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Tyrecycle and Tyre Stewardship Australia – setting a new standard


Aug 2016


Tyrecycle has welcomed the progress of the Tyre Stewardship Scheme to increase the resource recovery and recycling of end-of-life tyres around Australia but says strict application of TSA’s own guidelines is critical.

Tyrecycle Chief Executive Officer, Jim Fairweather, says the approach Tyre Stewardship Australia (TSA) is taking to build industry standards is welcome.

“The key to meeting Tyrecycle’s goals to reuse, recycle and minimise the environmental impact of tyre waste is strong regulations around Australia,” he says.

“We know the impact of end-of-life tyres – Tyrecycle prides itself on being a national leader in the industry with an eye on the future of our country and the planet.

“But without a uniform national approach, it undermine the good work being done in some areas.

“That’s where we think the TSA can make a significant difference.”

“The TSA has a role across the entire sector; from the strict auditing of retailers, recyclers and collectors right through to the development of markets for end products.”

The TSA is increasing its membership, and as of February 2016 has around 1,100 accredited retailers.

Mr Fairweather says the audit and compliance role of the TSA is crucial.

“The strict audit process Tyrecycle already has in place means we can ensure all users of tyre-derived fuel (TDF) supplied by Tyrecycle are environmentally compliant.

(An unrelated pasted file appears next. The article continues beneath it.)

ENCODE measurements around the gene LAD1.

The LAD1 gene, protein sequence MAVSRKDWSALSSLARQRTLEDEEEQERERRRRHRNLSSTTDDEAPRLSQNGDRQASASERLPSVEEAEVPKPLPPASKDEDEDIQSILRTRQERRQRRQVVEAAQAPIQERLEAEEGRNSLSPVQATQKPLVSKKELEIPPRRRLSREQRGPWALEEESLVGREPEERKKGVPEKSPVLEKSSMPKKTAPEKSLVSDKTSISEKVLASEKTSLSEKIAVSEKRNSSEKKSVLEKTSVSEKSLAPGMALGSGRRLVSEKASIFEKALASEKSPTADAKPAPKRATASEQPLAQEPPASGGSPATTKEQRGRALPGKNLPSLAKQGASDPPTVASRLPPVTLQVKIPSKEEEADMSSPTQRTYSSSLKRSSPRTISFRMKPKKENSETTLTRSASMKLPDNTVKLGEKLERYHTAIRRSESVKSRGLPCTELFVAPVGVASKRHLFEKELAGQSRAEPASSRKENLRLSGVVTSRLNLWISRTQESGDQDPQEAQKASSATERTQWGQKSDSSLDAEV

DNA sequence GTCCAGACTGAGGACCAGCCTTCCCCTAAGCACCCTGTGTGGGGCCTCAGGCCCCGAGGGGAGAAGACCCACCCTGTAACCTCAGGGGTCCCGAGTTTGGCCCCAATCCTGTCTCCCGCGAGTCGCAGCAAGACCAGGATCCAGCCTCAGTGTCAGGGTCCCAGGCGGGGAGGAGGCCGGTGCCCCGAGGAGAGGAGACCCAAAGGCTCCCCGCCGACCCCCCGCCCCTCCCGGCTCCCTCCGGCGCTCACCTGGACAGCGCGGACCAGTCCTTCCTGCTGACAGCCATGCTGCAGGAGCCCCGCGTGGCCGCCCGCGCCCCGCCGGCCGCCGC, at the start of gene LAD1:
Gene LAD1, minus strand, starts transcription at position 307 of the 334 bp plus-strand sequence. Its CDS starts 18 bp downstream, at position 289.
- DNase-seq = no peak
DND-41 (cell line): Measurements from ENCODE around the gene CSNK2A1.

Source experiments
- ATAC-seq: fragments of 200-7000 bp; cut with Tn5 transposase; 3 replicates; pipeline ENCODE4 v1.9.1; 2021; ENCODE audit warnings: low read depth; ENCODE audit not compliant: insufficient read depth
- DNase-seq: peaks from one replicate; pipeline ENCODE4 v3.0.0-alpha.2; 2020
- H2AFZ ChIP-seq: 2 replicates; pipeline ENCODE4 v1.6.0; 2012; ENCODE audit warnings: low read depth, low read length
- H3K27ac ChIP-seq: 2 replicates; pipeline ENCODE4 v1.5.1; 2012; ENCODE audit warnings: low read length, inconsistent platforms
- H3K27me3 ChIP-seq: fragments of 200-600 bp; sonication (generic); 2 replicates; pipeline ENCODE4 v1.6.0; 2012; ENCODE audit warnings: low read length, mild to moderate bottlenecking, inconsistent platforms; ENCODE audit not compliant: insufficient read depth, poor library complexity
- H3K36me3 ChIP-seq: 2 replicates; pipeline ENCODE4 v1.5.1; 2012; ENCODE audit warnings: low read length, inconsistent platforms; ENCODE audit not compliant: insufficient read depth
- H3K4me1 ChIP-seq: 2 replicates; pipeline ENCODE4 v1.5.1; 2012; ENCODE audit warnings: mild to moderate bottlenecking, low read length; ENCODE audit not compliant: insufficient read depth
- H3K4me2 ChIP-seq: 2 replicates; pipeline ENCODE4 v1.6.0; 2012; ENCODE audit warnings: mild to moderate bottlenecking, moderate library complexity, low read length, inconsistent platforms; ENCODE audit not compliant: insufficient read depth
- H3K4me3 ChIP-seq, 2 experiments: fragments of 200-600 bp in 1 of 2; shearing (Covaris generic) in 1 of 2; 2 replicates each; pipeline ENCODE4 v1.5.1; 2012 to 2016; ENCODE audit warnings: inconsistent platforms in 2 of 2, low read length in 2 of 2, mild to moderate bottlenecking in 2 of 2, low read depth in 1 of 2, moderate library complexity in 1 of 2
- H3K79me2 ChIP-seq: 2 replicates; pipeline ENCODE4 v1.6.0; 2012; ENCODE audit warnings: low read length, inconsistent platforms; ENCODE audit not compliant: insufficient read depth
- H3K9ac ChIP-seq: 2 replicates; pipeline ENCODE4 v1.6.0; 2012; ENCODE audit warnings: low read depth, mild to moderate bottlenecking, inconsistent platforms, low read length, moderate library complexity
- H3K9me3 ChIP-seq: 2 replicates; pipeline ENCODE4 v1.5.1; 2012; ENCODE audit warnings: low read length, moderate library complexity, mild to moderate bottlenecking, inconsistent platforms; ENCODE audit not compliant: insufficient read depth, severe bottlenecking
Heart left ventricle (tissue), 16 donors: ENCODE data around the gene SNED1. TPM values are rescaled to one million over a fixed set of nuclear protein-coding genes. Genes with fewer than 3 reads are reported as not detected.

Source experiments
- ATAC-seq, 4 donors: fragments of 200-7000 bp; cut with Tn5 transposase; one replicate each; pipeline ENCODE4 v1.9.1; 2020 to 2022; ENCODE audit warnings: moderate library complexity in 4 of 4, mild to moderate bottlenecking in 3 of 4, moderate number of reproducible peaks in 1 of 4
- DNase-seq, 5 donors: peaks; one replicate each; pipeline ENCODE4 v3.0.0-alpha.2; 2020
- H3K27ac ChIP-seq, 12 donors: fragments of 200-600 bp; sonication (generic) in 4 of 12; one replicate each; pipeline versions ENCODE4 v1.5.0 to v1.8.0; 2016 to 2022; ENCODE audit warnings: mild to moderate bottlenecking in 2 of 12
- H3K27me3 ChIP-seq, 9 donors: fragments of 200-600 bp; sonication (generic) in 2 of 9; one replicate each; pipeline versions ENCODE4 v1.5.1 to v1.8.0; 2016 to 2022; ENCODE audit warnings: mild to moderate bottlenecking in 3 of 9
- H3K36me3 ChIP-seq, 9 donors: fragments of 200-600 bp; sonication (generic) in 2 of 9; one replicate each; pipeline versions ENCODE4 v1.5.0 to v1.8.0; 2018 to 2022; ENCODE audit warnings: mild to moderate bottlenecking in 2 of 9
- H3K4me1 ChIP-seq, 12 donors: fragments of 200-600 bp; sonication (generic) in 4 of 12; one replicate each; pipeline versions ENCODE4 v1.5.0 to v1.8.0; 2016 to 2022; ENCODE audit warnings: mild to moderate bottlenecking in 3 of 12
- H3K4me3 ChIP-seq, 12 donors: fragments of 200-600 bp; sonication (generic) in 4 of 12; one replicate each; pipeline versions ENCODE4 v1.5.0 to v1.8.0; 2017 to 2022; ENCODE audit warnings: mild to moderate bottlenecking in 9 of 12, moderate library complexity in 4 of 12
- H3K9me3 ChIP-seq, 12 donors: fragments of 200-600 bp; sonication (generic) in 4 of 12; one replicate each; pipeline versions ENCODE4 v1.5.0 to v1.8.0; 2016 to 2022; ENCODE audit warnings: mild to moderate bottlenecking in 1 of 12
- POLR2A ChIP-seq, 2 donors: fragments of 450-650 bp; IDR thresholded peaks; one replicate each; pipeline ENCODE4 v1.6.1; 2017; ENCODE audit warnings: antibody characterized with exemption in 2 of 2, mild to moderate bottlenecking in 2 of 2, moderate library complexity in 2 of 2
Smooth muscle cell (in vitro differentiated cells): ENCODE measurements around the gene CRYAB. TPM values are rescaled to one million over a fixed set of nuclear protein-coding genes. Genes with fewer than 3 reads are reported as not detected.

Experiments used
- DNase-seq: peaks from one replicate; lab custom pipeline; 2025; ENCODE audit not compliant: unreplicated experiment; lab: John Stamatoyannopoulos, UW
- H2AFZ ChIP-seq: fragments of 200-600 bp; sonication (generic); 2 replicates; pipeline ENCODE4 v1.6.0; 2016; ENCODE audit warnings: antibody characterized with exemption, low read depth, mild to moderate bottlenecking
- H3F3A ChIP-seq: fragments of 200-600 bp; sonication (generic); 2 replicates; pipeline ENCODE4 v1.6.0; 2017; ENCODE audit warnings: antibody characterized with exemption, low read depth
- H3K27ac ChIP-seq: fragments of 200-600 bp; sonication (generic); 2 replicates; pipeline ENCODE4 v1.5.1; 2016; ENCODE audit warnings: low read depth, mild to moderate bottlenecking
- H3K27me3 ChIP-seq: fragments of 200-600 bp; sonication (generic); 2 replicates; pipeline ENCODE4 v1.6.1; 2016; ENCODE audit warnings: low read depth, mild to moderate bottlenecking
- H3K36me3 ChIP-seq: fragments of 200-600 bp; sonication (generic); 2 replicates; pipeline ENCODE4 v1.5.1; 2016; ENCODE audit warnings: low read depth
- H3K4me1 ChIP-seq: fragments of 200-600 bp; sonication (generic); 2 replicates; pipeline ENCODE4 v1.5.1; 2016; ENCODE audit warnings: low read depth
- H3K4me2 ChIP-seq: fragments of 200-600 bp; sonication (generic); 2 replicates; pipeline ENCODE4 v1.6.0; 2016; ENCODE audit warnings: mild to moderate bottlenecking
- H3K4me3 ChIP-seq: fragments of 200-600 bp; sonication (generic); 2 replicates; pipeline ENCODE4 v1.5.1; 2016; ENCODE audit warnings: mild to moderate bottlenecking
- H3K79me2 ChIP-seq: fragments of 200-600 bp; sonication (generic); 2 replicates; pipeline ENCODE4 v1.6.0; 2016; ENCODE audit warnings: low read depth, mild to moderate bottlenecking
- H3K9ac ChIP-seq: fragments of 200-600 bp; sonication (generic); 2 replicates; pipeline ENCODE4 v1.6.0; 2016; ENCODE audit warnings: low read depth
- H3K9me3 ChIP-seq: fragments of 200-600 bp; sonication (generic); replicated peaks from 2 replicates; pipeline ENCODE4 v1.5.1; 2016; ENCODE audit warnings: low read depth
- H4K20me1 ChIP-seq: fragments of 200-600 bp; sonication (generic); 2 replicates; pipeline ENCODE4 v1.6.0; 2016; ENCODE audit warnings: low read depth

“I’d love to see all tyre recycling businesses use the same stringent auditing and chain-of-custody tracking that Tyrecycle has in place.”

“It will be a huge step forward for the industry, and will verify the work we’ve done for more than two decades, if the TSA can build on its initial work to get the same auditing controls across the industry.”

Research opportunities are also a key development opportunity that Tyrecycle welcomes.

The TSA Research Development Committee is working through applications for Round 1 grants from the Tyre Stewardship Research Fund, with selected projects to begin mid-year.

Mr Fairweather says Tyrecycle has already been involved in several research collaboration programs for the product and market development of recycled rubber, so knows there are market opportunities to explore.

“Tyrecycle was pleased to contribute to the industry workshop the TSA held in mid-February to look at short and long-term goals that research can facilitate,” he says.

“The research and development of new markets for tyre-derived products in Australia is pivotal in embedding a sustainable future into our industries.”